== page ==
Aubrey describes him as of middling stature, strong, well-set, with 'quick-hot fiery hazell eie and thick moist curled hair.'
His 'Oceana' was long famous, and is noticed in Hume's 'Essays' ('Idea of a Perfect Commonwealth') as the 'only valuable model of a commonwealth' extant. Harrington's main principle is that power depends upon the balance of property, and normally of landed property. His scheme is expounded in an imaginary history of Oceana (England), in which Olphaus Megaletor (Oliver Cromwell) founds a new constitution. An 'agrarian' limits landed estates to a value of 3,000l. a year. The senate proposes laws, which are voted upon by the people, and the magistracy execute them. Elaborate systems of rotation and balloting are worked out in detail; and the permanence of the system is secured by the equilibrium of all interests. His republic is a moderate aristocracy. Machiavelli is his great authority, and Venice (as with many of his contemporaries) his great model. For an interesting account of his political theories see Professor Dwight in 'Political Science Quarterly' for March 1887.
His works are:
- 'The Commonwealth of Oceana,' folio, 1656.
- 'The Prerogative of Popular Government' (defence of 'Oceana' against Matthew Wren's 'Considerations,' Dr. Seaman, and Dr. Hammond).
- 'The Art of Lawgiving' (abridgment of 'Oceana') 1659.
- 'Valerius and Publicola,' 1659.
- 'Aphorisms Political' .
- 'A System of Politics, delineated in Short and Easy Aphorisms' (first printed by Toland from manuscript).
- 'Seven Models of a Commonwealth,' 1659.
- 'Ways and Means whereby an equal Commonwealth may be suddenly introduced …,' 1659.
- The Petition of Divers well-affected Persons …' (presented to the House of Commons 6 July 1659, and printed with answer), 1659.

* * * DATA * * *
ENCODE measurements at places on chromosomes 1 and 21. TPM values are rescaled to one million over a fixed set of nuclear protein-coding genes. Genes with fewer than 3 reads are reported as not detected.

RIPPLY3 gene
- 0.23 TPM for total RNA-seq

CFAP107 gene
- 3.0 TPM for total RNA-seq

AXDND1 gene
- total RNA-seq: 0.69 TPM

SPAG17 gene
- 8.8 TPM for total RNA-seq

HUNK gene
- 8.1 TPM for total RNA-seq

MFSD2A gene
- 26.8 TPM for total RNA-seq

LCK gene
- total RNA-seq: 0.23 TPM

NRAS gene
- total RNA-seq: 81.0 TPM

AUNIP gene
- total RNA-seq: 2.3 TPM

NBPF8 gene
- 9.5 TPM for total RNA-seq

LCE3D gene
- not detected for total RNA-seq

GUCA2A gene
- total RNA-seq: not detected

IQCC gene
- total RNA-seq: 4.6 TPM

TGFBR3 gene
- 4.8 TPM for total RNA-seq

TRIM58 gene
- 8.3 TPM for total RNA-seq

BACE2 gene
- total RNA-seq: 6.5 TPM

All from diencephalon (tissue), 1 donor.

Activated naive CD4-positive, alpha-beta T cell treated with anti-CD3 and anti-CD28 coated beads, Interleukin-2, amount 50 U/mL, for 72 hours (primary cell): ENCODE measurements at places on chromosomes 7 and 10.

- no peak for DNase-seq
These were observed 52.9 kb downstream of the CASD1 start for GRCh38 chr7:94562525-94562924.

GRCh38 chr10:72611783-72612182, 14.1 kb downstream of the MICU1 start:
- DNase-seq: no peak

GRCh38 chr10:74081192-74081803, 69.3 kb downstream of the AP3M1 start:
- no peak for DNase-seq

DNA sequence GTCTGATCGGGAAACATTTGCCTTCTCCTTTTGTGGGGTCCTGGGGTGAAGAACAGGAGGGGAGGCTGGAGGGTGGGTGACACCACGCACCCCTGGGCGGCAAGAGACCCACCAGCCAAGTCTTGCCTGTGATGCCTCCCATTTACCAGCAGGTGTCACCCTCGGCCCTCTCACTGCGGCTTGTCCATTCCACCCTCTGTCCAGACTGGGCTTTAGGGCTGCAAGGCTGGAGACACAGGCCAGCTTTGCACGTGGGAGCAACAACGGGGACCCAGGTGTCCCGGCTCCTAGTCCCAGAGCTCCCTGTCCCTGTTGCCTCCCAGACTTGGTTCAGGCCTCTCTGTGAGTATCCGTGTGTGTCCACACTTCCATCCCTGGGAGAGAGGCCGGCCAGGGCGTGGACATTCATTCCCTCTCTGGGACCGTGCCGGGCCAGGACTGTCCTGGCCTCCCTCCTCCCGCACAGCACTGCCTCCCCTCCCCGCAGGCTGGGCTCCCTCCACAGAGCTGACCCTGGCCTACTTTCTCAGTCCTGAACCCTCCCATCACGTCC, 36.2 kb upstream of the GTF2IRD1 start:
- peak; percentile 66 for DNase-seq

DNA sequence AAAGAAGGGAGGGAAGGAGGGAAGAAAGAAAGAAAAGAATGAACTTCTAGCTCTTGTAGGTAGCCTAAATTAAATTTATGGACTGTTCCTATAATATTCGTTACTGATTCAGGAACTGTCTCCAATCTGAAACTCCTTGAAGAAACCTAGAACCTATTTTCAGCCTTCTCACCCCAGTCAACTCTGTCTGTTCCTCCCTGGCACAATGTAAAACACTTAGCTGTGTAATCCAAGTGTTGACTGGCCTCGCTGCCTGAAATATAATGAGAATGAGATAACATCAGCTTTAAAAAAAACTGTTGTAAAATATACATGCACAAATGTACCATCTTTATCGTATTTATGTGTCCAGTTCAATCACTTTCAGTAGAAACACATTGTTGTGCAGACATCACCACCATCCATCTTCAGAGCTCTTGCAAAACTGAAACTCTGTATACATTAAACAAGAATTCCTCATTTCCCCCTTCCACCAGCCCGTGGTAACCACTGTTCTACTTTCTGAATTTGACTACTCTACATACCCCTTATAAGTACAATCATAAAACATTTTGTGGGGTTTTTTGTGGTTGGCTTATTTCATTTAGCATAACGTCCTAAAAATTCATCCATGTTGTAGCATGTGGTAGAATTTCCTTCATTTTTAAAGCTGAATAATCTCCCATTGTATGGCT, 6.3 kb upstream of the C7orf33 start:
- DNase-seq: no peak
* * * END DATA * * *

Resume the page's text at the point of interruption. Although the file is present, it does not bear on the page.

The above are included in Toland's edition of the 'Works,' 1 vol. folio, 1700. An edition by Millar in 1737 included in addition:
- 'Pian Piano' (answer to Henry Ferne [q. v.]), 1656.
- 'A Letter unto Mr. Stubs, in answer to his Oceana Weighed,' 1659.
- 'A sufficient Answer to Mr. Stubb,' 1659
- A Discourse upon this Saying: the Spirit of the Nation is not yet to be trusted with liberty …,' 1659.
- ' A Discourse showing that the Spirit of Parliaments … is not to be trusted for a settlement,' 1659.
- 'A Parallel of the Spirit of the People with the Spirit of Mr. Rogers,' 1659..
- 'Pour enclouer le Canon, or the Nailing of the Enemy's Artillery,' 1659.
- 'A Proposition in order to the Proposing of a Commonwealth,' s.s., 1659. (The last five and Nos. 4 and 5 were collected with a common title-page as 'Political Discourses,' 1660, with a portrait by Hollar, after Lely.)
- 'The Stumbling-block of Obedience and Rebellion, cunningly imputed by Peter Heylin to Calvin, removed …,' 1659.
- 'Politicaster, or a Comical Discourse in Answer to Mr. Wren' (i.e. to Wren's 'Monarchy Asserted'), 1659.
- 'A Proposition in order to the Proposing of a Commonwealth,' 1659.
- 'The Rota' (extracted from ' Art of Lawgiving '), 1660. 'A Censure of the Rota upon Mr. Milton's ready … Way to Establish a Free Commonwealth,' 1660, may also be his.
The above all refer to the 'Oceana.' He published also in 1658 a translation of 'two of Virgil's "Eclogues" and (the first) two of his "Æneis,"' and in 1659 the next four books of the 'Æneid.'
[Wood's Athenæ, iii. 1115-26; Life by John Toland, prefixed to Oceana and other works in 1700 (Toland received from Harrington's half-sister, Dorothy, wife of Allan Bellingham, a collection of Harrington's letters and papers, with observations by his sister, Lady Ashton); Aubrey's Life in Letters by Eminent Persons, &c., 1813, pp. 370-6; Sir Thomas Herbert's Memoirs, 1813, pp. 21, 22, 29, 61, 63, 114, 119, 120, 128; Masson's Life of Milton, iii. 470, v. 482-6, 627-8; Wright's Antiquities of Rutland, p. 52; Noble's Regicides; Hallam's Literature of Europe, iii. 437-9.]